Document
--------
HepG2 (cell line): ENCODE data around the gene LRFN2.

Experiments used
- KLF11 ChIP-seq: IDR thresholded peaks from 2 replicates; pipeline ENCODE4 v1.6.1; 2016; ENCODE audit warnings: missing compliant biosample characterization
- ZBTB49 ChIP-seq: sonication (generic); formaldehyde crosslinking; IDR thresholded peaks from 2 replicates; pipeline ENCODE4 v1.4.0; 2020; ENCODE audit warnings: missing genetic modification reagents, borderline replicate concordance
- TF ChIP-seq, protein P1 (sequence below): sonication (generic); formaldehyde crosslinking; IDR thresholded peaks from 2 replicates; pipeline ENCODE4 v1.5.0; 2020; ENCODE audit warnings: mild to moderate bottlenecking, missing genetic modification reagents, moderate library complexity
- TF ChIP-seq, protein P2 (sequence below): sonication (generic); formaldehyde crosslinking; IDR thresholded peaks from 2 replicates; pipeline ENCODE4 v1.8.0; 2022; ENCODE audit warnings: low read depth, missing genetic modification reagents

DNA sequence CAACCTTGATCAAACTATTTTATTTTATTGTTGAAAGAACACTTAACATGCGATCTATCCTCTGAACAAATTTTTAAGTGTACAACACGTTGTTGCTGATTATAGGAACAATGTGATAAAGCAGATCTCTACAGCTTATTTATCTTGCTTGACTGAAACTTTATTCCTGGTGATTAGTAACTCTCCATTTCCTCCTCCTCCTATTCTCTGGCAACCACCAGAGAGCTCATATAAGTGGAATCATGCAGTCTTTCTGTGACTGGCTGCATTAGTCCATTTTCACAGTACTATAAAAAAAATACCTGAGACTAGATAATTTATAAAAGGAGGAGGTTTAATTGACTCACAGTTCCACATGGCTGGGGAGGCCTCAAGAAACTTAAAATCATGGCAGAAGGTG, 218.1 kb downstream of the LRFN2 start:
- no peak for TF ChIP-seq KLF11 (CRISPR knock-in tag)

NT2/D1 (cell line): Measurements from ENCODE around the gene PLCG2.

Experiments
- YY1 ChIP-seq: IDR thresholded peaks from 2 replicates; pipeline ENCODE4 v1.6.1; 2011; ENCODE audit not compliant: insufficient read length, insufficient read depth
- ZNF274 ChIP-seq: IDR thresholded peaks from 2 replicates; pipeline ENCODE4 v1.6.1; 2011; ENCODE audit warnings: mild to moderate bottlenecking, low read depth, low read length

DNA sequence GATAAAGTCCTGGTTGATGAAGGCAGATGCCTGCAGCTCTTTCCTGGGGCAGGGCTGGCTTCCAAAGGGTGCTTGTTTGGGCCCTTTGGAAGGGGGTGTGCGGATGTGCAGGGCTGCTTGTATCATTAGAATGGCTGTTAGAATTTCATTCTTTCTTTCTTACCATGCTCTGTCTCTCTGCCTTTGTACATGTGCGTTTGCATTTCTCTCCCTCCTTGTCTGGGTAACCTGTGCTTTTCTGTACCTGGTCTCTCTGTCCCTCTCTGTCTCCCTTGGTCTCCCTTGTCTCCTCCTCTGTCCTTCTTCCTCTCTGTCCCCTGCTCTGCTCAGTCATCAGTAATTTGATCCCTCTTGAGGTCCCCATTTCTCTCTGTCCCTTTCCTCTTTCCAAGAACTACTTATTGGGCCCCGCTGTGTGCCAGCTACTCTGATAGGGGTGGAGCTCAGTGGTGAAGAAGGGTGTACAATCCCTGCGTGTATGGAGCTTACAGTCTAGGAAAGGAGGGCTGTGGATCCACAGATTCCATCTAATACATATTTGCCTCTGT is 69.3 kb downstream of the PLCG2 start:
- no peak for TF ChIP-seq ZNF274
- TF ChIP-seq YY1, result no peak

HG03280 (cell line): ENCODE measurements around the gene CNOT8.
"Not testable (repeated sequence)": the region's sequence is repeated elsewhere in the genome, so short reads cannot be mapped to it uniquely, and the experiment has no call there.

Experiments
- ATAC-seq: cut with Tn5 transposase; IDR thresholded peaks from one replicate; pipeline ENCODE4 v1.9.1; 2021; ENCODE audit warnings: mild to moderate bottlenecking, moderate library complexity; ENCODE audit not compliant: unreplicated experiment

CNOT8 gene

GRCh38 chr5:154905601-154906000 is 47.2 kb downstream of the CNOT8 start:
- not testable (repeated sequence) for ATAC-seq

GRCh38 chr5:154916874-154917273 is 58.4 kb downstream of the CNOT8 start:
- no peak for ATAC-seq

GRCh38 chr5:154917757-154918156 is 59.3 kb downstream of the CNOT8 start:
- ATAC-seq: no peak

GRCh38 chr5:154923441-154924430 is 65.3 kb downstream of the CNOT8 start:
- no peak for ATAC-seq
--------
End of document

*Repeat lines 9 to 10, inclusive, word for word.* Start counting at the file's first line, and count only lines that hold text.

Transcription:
NT2/D1 (cell line): Measurements from ENCODE around the gene PLCG2.

Experiments